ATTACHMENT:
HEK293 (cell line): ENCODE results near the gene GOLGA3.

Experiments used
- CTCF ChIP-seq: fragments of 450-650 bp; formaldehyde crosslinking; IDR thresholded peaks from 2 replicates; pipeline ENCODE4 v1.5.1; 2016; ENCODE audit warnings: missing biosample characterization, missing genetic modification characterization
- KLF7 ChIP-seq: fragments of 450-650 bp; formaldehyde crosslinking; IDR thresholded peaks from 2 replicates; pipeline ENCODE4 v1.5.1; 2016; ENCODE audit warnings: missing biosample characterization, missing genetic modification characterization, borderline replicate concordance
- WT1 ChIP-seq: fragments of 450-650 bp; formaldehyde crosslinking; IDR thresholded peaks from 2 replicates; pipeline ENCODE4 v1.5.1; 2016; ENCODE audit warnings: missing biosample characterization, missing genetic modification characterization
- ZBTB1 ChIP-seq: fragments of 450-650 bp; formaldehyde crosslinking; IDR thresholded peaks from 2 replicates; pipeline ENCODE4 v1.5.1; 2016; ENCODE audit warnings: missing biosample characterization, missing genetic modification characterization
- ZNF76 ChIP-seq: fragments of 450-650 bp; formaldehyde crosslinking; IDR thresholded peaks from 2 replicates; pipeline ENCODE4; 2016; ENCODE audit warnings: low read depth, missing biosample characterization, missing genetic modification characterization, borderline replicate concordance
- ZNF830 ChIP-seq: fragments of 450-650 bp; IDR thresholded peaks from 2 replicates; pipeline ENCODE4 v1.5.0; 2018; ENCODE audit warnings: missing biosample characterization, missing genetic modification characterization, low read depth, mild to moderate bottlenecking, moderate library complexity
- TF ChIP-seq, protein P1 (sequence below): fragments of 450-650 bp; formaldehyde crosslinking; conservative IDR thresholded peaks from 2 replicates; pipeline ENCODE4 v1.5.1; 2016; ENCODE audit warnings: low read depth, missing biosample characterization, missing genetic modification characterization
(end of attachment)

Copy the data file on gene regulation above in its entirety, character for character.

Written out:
HEK293 (cell line): ENCODE results near the gene GOLGA3.

Experiments used
- CTCF ChIP-seq: fragments of 450-650 bp; formaldehyde crosslinking; IDR thresholded peaks from 2 replicates; pipeline ENCODE4 v1.5.1; 2016; ENCODE audit warnings: missing biosample characterization, missing genetic modification characterization
- KLF7 ChIP-seq: fragments of 450-650 bp; formaldehyde crosslinking; IDR thresholded peaks from 2 replicates; pipeline ENCODE4 v1.5.1; 2016; ENCODE audit warnings: missing biosample characterization, missing genetic modification characterization, borderline replicate concordance
- WT1 ChIP-seq: fragments of 450-650 bp; formaldehyde crosslinking; IDR thresholded peaks from 2 replicates; pipeline ENCODE4 v1.5.1; 2016; ENCODE audit warnings: missing biosample characterization, missing genetic modification characterization
- ZBTB1 ChIP-seq: fragments of 450-650 bp; formaldehyde crosslinking; IDR thresholded peaks from 2 replicates; pipeline ENCODE4 v1.5.1; 2016; ENCODE audit warnings: missing biosample characterization, missing genetic modification characterization
- ZNF76 ChIP-seq: fragments of 450-650 bp; formaldehyde crosslinking; IDR thresholded peaks from 2 replicates; pipeline ENCODE4; 2016; ENCODE audit warnings: low read depth, missing biosample characterization, missing genetic modification characterization, borderline replicate concordance
- ZNF830 ChIP-seq: fragments of 450-650 bp; IDR thresholded peaks from 2 replicates; pipeline ENCODE4 v1.5.0; 2018; ENCODE audit warnings: missing biosample characterization, missing genetic modification characterization, low read depth, mild to moderate bottlenecking, moderate library complexity
- TF ChIP-seq, protein P1 (sequence below): fragments of 450-650 bp; formaldehyde crosslinking; conservative IDR thresholded peaks from 2 replicates; pipeline ENCODE4 v1.5.1; 2016; ENCODE audit warnings: low read depth, missing biosample characterization, missing genetic modification characterization